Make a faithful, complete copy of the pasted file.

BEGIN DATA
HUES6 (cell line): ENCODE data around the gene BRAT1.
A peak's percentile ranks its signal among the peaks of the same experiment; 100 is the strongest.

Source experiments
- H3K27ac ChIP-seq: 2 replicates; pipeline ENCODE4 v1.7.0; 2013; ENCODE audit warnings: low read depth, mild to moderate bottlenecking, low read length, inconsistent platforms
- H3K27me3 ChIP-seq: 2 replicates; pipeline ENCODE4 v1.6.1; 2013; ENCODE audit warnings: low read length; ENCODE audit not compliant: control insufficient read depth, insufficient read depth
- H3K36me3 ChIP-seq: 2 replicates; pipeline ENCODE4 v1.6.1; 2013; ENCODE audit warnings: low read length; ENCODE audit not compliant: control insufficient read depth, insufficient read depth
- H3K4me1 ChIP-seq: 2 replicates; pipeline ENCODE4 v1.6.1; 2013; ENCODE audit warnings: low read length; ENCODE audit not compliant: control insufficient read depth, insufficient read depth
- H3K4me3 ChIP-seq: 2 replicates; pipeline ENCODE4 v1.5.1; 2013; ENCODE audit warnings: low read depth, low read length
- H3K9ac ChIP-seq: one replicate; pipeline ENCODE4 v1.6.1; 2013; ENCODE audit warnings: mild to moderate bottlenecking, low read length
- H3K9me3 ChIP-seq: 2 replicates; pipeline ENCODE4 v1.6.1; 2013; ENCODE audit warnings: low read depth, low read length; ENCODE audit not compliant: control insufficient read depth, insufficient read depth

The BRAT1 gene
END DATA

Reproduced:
HUES6 (cell line): ENCODE data around the gene BRAT1.
A peak's percentile ranks its signal among the peaks of the same experiment; 100 is the strongest.

Source experiments
- H3K27ac ChIP-seq: 2 replicates; pipeline ENCODE4 v1.7.0; 2013; ENCODE audit warnings: low read depth, mild to moderate bottlenecking, low read length, inconsistent platforms
- H3K27me3 ChIP-seq: 2 replicates; pipeline ENCODE4 v1.6.1; 2013; ENCODE audit warnings: low read length; ENCODE audit not compliant: control insufficient read depth, insufficient read depth
- H3K36me3 ChIP-seq: 2 replicates; pipeline ENCODE4 v1.6.1; 2013; ENCODE audit warnings: low read length; ENCODE audit not compliant: control insufficient read depth, insufficient read depth
- H3K4me1 ChIP-seq: 2 replicates; pipeline ENCODE4 v1.6.1; 2013; ENCODE audit warnings: low read length; ENCODE audit not compliant: control insufficient read depth, insufficient read depth
- H3K4me3 ChIP-seq: 2 replicates; pipeline ENCODE4 v1.5.1; 2013; ENCODE audit warnings: low read depth, low read length
- H3K9ac ChIP-seq: one replicate; pipeline ENCODE4 v1.6.1; 2013; ENCODE audit warnings: mild to moderate bottlenecking, low read length
- H3K9me3 ChIP-seq: 2 replicates; pipeline ENCODE4 v1.6.1; 2013; ENCODE audit warnings: low read depth, low read length; ENCODE audit not compliant: control insufficient read depth, insufficient read depth

The BRAT1 gene